Nearly all who arrived during the influx have sought shelter in and around the refugee settlements of Kutupalong and Nayapara in Bangladesh’s Cox’s Bazar district. Some have joined relatives there. The enormous scale of the influx is putting an immense pressure on the Bangladeshi host community and existing facilities and services.

The humanitarian response in Bangladesh remains focused on meeting the massive humanitarian needs and on mitigating the impact of the seasonal monsoon rains. However, additional international support is urgently needed to step up the assistance from purely humanitarian and day-to-day support towards addressing medium-term challenges, including resilience, education, registration and programmes to protect the most vulnerable refugees – including children, women and persons with specific needs.

Together with its partners UNHCR is working in support of the Bangladesh government to respond to the massive humanitarian needs.


project number2829-00/2019
source of fundingAKF
sector Humanitäre Hilfe: Sofortmaßnahmen
modalityContributions to specific-purpose programmes and funds managed by international organisations (multilateral, INGO)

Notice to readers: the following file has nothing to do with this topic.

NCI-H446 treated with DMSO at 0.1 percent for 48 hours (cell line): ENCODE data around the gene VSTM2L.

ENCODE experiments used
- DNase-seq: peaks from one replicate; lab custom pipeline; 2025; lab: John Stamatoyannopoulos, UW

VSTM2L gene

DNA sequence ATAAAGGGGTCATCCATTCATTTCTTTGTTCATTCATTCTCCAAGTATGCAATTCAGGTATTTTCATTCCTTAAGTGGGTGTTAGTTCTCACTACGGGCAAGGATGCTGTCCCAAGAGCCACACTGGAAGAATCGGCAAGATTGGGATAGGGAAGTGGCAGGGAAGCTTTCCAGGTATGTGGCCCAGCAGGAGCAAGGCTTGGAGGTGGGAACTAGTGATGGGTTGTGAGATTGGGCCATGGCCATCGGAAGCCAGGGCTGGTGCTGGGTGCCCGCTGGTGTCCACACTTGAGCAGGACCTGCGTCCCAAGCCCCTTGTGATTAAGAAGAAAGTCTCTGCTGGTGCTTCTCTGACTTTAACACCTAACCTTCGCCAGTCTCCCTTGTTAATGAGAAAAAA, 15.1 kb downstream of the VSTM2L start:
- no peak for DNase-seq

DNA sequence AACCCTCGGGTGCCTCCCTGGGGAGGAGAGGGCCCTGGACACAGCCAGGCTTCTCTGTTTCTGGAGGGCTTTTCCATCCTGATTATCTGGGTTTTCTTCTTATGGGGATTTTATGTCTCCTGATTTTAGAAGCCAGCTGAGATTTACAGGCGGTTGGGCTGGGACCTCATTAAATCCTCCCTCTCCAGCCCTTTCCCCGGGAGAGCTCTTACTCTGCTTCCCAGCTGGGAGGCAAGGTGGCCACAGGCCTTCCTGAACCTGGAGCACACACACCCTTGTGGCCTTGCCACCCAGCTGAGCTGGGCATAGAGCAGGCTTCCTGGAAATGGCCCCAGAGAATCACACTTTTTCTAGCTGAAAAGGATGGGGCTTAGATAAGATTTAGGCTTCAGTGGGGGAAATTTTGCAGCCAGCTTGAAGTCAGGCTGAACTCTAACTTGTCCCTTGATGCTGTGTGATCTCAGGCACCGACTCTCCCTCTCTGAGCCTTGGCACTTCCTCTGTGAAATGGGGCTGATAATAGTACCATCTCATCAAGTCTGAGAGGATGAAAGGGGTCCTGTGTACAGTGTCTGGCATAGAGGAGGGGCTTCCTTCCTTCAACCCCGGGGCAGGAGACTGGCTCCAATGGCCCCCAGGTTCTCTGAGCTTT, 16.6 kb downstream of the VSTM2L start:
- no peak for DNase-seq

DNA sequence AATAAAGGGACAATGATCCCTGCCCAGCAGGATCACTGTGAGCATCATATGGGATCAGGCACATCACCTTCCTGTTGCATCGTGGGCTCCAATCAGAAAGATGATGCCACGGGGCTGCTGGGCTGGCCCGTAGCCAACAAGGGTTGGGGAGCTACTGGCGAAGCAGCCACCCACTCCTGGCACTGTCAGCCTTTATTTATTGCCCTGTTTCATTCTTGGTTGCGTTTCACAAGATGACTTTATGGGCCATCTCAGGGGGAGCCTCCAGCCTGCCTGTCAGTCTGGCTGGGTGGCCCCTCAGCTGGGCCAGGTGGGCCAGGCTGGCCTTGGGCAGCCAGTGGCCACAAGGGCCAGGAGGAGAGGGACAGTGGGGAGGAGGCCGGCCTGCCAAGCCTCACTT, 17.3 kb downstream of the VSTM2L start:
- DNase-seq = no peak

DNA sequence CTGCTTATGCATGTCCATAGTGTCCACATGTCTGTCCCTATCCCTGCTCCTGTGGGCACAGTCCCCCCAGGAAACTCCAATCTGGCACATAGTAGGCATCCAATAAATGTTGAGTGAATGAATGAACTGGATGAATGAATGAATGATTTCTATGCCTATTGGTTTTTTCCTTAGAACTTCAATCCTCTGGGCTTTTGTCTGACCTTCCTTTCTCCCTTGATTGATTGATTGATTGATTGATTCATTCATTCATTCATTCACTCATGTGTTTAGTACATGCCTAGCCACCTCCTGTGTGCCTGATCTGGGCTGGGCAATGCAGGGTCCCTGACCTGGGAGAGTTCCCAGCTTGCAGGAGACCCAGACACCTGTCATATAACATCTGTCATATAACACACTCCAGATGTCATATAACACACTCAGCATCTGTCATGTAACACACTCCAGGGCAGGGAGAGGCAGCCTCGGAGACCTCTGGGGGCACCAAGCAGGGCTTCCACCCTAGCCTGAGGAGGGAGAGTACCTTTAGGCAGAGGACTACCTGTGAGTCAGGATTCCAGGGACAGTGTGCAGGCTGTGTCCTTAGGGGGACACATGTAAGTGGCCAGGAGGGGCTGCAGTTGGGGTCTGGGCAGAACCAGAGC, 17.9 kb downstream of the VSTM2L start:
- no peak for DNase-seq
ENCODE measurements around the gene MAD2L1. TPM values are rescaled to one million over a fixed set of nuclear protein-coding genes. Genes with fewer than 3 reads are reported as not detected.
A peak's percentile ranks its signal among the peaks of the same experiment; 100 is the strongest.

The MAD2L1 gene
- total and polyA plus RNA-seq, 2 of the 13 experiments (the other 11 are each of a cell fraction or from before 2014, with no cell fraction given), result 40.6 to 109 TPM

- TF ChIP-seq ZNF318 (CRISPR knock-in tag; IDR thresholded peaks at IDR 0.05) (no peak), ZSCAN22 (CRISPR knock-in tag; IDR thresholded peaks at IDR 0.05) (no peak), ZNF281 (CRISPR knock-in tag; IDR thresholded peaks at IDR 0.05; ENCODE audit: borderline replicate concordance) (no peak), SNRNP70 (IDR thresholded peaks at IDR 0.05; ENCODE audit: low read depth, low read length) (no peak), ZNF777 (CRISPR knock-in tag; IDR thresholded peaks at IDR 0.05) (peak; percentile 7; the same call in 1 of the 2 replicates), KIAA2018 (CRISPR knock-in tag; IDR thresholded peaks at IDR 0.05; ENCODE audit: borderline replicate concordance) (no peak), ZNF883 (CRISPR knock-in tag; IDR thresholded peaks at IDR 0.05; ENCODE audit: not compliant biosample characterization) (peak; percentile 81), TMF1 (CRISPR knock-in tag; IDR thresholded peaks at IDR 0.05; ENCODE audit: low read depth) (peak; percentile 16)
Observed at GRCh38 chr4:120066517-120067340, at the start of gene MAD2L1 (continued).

marker Poverty: 1
  • Policy marker: are used to identify, assess and facilitate the monitoring of activities in support of policy objectives concerning gender equality, aid to environment, participatory development/good governance, trade development and reproductive, maternal, newborn and child health. Activities targeting the objectives of the Rio Conventions include the identification of biodiversity, climate change mitigation, climate change adaptation, and desertification.
    • 1= policy is a significant objective of the activity
    • 2= policy is the principal objective of the activity
  • Donor/ source of funding: The ADA is not only implementing projects and programmes of the Austrian Development Cooperation , but also projects funded from other sources and donors such as
    • AKF - Foreign Disaster Fund of the Austrian federal government
    • BMLFUW - Federal Ministry for Agriculture, Forestry, Environment and Water
    • EU - Funds of the European Commission
    • Others - various other donors are listed in ADA’s annual business report.
  • Type of Aid – Aid modalities: classifies transfers from the donor to the first recipient of funds such as budget support, core contributions and pooled programmes and funds to CSOs and multilateral organisations, project-type interventions, experts and other technical assistance, scholarships and student costs in donor countries, debt relief, administrative costs and other in-donor expenditures.
  • Purpose/ sector code: classifies the specific area of the recipient’s economic or social structure, funded by a bilateral contribution.
  • Tied/Untied: Untied aid is defined as loans and grants whose proceeds are fully and freely available to finance procurement from all OECD countries and substantially all developing countries. Transactions are considered tied unless the donor has, at the time of the aid offer, clearly specified a range of countries eligible for procurement which meets the tests for “untied” aid.